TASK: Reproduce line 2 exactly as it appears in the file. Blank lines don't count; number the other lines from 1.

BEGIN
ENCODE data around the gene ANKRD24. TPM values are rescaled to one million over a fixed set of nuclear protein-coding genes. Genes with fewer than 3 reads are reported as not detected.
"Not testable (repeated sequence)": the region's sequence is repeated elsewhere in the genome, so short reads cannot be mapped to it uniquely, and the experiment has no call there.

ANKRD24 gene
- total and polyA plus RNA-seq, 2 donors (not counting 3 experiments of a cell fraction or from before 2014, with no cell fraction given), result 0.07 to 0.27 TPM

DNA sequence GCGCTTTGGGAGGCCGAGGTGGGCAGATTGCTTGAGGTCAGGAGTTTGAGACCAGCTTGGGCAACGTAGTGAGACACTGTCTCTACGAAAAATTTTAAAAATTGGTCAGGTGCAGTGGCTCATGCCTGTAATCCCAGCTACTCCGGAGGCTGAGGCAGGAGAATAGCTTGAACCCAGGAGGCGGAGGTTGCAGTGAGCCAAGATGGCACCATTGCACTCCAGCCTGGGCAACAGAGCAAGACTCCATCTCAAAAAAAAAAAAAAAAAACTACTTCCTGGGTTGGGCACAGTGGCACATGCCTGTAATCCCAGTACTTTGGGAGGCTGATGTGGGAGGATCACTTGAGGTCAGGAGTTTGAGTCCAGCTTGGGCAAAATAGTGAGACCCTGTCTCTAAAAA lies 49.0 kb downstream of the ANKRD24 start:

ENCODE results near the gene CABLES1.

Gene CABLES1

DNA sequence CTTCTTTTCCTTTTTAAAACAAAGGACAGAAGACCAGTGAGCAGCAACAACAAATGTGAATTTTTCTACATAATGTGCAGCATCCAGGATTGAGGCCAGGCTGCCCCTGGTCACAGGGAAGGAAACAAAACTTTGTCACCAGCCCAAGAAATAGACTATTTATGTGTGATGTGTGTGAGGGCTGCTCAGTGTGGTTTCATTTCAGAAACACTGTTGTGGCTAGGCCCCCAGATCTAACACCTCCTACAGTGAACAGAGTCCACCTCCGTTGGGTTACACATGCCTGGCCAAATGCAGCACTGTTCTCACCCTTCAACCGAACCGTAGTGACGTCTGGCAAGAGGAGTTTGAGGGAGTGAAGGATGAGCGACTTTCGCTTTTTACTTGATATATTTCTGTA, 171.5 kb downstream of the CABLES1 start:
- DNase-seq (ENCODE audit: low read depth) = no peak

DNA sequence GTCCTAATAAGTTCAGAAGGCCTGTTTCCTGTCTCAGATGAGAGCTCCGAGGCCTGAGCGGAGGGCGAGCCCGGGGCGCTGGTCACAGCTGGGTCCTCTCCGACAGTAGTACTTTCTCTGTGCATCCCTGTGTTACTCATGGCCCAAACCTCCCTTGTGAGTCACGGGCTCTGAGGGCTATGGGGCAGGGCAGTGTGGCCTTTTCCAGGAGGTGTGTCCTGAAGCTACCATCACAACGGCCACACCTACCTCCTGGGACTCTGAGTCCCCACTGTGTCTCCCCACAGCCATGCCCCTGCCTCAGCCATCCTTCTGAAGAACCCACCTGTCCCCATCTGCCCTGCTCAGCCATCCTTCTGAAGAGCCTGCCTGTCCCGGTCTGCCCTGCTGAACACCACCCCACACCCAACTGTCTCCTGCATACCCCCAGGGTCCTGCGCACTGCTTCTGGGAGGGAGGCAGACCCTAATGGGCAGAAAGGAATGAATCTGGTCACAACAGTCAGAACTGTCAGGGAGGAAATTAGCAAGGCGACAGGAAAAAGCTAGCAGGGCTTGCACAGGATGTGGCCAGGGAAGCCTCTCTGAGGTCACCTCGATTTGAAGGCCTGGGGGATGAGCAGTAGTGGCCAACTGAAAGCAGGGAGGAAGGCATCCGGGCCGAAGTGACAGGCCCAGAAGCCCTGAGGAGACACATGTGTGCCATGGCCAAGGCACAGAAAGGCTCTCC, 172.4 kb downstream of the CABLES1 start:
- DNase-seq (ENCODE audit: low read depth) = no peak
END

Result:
"Not testable (repeated sequence)": the region's sequence is repeated elsewhere in the genome, so short reads cannot be mapped to it uniquely, and the experiment has no call there.